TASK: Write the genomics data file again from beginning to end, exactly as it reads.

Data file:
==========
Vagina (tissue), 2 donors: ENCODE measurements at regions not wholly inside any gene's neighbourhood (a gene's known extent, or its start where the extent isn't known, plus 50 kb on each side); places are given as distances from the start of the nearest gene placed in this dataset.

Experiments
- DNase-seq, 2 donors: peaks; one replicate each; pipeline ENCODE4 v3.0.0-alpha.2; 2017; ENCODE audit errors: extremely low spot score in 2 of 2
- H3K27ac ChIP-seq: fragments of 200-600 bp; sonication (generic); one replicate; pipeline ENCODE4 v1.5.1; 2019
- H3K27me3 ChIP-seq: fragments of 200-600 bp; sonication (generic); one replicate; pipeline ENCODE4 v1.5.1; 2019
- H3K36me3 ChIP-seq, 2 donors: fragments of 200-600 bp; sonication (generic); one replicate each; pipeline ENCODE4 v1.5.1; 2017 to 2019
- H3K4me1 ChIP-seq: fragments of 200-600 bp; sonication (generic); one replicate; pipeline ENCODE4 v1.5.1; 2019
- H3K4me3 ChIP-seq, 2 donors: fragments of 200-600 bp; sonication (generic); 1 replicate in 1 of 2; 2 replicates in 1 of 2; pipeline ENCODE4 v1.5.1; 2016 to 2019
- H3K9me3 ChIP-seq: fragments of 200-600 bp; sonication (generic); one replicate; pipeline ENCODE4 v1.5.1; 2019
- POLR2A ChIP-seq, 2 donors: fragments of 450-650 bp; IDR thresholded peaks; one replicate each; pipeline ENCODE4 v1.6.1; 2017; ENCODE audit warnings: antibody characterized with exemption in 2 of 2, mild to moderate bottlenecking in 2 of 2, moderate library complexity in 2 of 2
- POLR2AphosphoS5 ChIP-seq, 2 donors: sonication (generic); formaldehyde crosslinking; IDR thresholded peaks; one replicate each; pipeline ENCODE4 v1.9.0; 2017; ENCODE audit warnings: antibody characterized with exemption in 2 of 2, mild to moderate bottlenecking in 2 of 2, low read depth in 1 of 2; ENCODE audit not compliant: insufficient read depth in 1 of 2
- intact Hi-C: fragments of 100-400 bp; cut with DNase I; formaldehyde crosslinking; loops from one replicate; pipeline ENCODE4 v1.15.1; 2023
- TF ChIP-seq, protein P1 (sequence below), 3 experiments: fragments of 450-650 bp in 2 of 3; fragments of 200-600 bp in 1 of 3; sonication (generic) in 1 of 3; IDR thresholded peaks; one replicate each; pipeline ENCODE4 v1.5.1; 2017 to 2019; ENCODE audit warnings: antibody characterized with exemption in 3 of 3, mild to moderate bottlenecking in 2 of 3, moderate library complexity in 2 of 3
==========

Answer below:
Vagina (tissue), 2 donors: ENCODE measurements at regions not wholly inside any gene's neighbourhood (a gene's known extent, or its start where the extent isn't known, plus 50 kb on each side); places are given as distances from the start of the nearest gene placed in this dataset.

Experiments
- DNase-seq, 2 donors: peaks; one replicate each; pipeline ENCODE4 v3.0.0-alpha.2; 2017; ENCODE audit errors: extremely low spot score in 2 of 2
- H3K27ac ChIP-seq: fragments of 200-600 bp; sonication (generic); one replicate; pipeline ENCODE4 v1.5.1; 2019
- H3K27me3 ChIP-seq: fragments of 200-600 bp; sonication (generic); one replicate; pipeline ENCODE4 v1.5.1; 2019
- H3K36me3 ChIP-seq, 2 donors: fragments of 200-600 bp; sonication (generic); one replicate each; pipeline ENCODE4 v1.5.1; 2017 to 2019
- H3K4me1 ChIP-seq: fragments of 200-600 bp; sonication (generic); one replicate; pipeline ENCODE4 v1.5.1; 2019
- H3K4me3 ChIP-seq, 2 donors: fragments of 200-600 bp; sonication (generic); 1 replicate in 1 of 2; 2 replicates in 1 of 2; pipeline ENCODE4 v1.5.1; 2016 to 2019
- H3K9me3 ChIP-seq: fragments of 200-600 bp; sonication (generic); one replicate; pipeline ENCODE4 v1.5.1; 2019
- POLR2A ChIP-seq, 2 donors: fragments of 450-650 bp; IDR thresholded peaks; one replicate each; pipeline ENCODE4 v1.6.1; 2017; ENCODE audit warnings: antibody characterized with exemption in 2 of 2, mild to moderate bottlenecking in 2 of 2, moderate library complexity in 2 of 2
- POLR2AphosphoS5 ChIP-seq, 2 donors: sonication (generic); formaldehyde crosslinking; IDR thresholded peaks; one replicate each; pipeline ENCODE4 v1.9.0; 2017; ENCODE audit warnings: antibody characterized with exemption in 2 of 2, mild to moderate bottlenecking in 2 of 2, low read depth in 1 of 2; ENCODE audit not compliant: insufficient read depth in 1 of 2
- intact Hi-C: fragments of 100-400 bp; cut with DNase I; formaldehyde crosslinking; loops from one replicate; pipeline ENCODE4 v1.15.1; 2023
- TF ChIP-seq, protein P1 (sequence below), 3 experiments: fragments of 450-650 bp in 2 of 3; fragments of 200-600 bp in 1 of 3; sonication (generic) in 1 of 3; IDR thresholded peaks; one replicate each; pipeline ENCODE4 v1.5.1; 2017 to 2019; ENCODE audit warnings: antibody characterized with exemption in 3 of 3, mild to moderate bottlenecking in 2 of 3, moderate library complexity in 2 of 3